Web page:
lalaj-jihva: the rapacious tongue of Kaalaraatrii
hwtull at MSN.COM
Fri Jan 23 14:48:01 UTC 2009
Thanks to Dominic, Loriliai, Jeorg, and Bradley for the references. All
together, the information (which confirmed my initial suspicions) has helped
me a great deal with my current project.
From: "Dominic Goodall" <dominic.goodall at GMAIL.COM>
Sent: Thursday, January 22, 2009 10:53 PM
To: <INDOLOGY at liverpool.ac.uk>
Subject: Re: lalaj-jihva: the rapacious tongue of Kaalaraatrii
> About the Kathaasaritsaagara, as often, a more precise reference is given
> in the Petersburger Woerterbuch than is to be found in Monier Williams'
> dictionary, but to an old edition not to hand...
> The description to which the PW and MW probably refer, which occurs
> towards the end of the 2nd tara"nga of the 14th lambaka, is not of
> taavac ca praka.tiibhuuya bhagavaan bhairavaak.rti.h|
> uddh.rtaasir lalajjihva.h k.rtvaa hu.mkaaram abhyadhaat||...
> Of course Boehtlingk & Roth and Monier Williams don't mean to indicate
> that the Kathaasaritsaagara is a "source" for the term lalajjihva, merely
> that the work attests the use of the term. As Michael Slouber has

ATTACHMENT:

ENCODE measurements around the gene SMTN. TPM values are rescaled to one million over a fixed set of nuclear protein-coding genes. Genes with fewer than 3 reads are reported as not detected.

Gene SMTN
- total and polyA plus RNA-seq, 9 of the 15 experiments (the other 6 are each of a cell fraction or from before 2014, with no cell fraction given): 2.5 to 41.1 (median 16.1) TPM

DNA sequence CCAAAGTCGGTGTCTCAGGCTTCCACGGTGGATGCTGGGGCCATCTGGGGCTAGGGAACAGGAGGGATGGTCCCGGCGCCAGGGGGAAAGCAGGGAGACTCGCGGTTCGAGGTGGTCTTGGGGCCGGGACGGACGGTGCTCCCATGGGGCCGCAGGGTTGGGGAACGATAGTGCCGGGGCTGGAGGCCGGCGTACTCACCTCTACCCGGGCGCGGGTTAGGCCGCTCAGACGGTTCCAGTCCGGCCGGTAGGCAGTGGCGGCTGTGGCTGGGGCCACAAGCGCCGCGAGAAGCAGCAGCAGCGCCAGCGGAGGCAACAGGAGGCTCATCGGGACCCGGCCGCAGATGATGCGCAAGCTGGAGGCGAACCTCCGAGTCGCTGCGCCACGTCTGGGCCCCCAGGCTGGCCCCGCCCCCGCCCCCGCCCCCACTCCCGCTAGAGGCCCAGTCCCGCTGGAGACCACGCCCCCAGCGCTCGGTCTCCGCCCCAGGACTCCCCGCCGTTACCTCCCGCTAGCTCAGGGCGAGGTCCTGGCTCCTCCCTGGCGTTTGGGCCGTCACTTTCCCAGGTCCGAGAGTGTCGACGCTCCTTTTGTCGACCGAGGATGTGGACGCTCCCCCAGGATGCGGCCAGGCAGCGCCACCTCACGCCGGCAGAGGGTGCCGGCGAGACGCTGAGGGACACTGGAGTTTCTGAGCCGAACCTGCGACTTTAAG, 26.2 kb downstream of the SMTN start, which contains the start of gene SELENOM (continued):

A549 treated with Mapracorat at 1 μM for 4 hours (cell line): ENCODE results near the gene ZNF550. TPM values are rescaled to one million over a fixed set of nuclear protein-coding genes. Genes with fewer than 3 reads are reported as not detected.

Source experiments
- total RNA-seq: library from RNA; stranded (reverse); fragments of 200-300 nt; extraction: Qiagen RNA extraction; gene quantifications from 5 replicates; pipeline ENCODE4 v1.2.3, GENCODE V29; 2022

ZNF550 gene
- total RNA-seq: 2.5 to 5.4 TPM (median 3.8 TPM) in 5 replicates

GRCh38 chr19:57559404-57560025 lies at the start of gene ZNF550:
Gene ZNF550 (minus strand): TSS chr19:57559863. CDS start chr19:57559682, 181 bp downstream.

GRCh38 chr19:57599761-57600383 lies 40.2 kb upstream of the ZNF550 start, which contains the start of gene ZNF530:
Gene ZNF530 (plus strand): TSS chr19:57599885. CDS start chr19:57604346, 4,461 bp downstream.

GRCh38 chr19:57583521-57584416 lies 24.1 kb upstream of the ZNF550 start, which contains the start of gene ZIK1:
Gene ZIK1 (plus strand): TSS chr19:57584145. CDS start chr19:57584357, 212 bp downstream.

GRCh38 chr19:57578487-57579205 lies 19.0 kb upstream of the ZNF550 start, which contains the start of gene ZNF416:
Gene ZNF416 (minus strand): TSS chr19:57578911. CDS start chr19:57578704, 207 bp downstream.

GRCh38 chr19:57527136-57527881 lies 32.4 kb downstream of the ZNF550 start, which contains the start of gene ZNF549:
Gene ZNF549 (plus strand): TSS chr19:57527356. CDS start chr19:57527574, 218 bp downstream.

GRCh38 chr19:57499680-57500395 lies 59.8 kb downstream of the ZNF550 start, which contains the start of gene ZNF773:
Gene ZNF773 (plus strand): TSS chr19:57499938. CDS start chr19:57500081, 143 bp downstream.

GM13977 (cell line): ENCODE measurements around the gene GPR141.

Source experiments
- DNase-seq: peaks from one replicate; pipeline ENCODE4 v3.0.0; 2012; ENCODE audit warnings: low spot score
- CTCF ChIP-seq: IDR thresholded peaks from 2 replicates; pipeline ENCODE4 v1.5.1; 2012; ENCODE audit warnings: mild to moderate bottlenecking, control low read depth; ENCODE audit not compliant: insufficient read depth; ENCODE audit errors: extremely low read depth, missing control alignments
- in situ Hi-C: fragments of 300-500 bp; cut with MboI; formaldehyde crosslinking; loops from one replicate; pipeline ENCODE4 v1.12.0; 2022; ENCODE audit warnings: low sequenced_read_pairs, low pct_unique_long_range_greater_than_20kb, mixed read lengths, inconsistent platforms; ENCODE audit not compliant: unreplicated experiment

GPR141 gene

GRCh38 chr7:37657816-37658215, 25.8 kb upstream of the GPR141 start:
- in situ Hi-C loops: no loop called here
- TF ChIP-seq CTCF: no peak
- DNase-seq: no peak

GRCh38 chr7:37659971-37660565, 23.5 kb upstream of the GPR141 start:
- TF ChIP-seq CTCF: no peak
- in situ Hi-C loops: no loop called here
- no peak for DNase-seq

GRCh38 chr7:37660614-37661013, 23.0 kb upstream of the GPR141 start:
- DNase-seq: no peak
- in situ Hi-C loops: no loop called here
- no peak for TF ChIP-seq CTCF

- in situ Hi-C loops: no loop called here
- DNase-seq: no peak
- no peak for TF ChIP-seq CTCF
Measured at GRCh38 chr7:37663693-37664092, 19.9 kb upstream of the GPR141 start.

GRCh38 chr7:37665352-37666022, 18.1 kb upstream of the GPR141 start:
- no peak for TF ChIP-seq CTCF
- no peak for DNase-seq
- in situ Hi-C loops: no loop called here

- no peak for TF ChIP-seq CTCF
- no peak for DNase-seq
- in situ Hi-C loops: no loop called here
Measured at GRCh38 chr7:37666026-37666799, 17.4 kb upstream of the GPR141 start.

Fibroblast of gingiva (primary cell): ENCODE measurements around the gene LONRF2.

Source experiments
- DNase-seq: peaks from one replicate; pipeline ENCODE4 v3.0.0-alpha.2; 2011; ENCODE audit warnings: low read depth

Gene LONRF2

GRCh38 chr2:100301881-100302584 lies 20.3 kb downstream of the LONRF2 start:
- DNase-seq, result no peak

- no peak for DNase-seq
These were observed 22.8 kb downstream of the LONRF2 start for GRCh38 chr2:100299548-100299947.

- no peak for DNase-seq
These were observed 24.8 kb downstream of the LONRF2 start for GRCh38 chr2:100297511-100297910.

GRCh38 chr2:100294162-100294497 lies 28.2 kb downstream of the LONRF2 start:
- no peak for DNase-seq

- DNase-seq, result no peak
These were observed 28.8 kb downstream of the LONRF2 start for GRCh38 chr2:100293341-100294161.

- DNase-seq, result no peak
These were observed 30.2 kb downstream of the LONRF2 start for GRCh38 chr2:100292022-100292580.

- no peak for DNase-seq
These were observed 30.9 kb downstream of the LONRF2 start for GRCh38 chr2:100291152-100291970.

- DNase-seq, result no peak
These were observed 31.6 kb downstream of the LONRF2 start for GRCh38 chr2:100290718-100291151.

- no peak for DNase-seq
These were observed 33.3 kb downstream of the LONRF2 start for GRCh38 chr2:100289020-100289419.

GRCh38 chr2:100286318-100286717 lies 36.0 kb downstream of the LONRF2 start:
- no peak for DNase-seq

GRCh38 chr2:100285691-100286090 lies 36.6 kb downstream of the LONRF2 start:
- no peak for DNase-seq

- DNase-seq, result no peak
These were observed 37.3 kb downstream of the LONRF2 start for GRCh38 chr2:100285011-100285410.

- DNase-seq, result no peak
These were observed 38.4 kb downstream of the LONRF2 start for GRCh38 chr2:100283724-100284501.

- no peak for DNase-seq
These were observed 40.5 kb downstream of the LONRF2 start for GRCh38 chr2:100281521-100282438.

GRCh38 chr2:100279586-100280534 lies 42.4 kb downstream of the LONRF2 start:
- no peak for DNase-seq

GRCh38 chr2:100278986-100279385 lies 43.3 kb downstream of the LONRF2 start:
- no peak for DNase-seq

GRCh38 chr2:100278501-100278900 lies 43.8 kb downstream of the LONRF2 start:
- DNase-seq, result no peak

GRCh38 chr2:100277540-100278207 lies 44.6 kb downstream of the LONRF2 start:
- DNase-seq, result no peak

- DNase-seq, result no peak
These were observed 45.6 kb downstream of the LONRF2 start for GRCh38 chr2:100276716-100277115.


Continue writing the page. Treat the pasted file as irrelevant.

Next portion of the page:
> pointed out, lolling tongues in visualistions and in other tantric
> contexts go back further than this.
> And the lolling tongue as an instrument of (or metaphor for) rapacious
> destructiveness is of course pretty old in poetry too:
> Thus Bhaaravi's Kiraataarjuniiya 16:6
> ujjhatsu sa.mhaara ivaastasa.mkhyam ahnaaya tejasvi.su jiivitaani|
> lokatrayaasvaadanalolajihva.m na vyaadadaaty aananam atra m.rtyu.h||
> Perhaps this fine tenebrous passage from Baa.na's Har.sacarita 8 (p.84 in
> Kane's edition) is more relevant:
> sakalalokakavalaavalehalampa.taa bahalaa vaha.mlihaa le.dhi lohitaacitaa
> citaa"ngaarakaalii kaalaraatriijihvaa jiivitaani jiivinaam.
> Cowell and Thomas (p.256) render this with:
> `The tongue of the goddess of Doom's-night, black like the charcoal of
> the funeral piles and covered with blood, licks up the lives of living
> beings, like a cow that licks her calf's shoulder,---eager to swallow all
> creation as a mouthful.'
> Dominic Goodall
> Pondicherry Centre
> Ecole française d'Extrême-Orient ("French School of Asian Studies"),
> On 22 Jan 2009, at 07:18, Herman Tull wrote:
>> I am looking for references to Kali's "lolling" tongue. The Devi
>> Mahatmya and the Mahabhagavata Purana (thanks to Patricia Dold for
>> references) use forms of /lal + jihva (lalana/lalaj-jihva). MW cites
>> the Kathasaritsagara as a source of lalaj-jihva. Does anyone has this
>> citation? Does this descriptive term ("lolling" tongue) occur in
>> reference to other figures/goddesses?
>> Thanks for your help.
>> Herman Tull
>> Princeton, NJ
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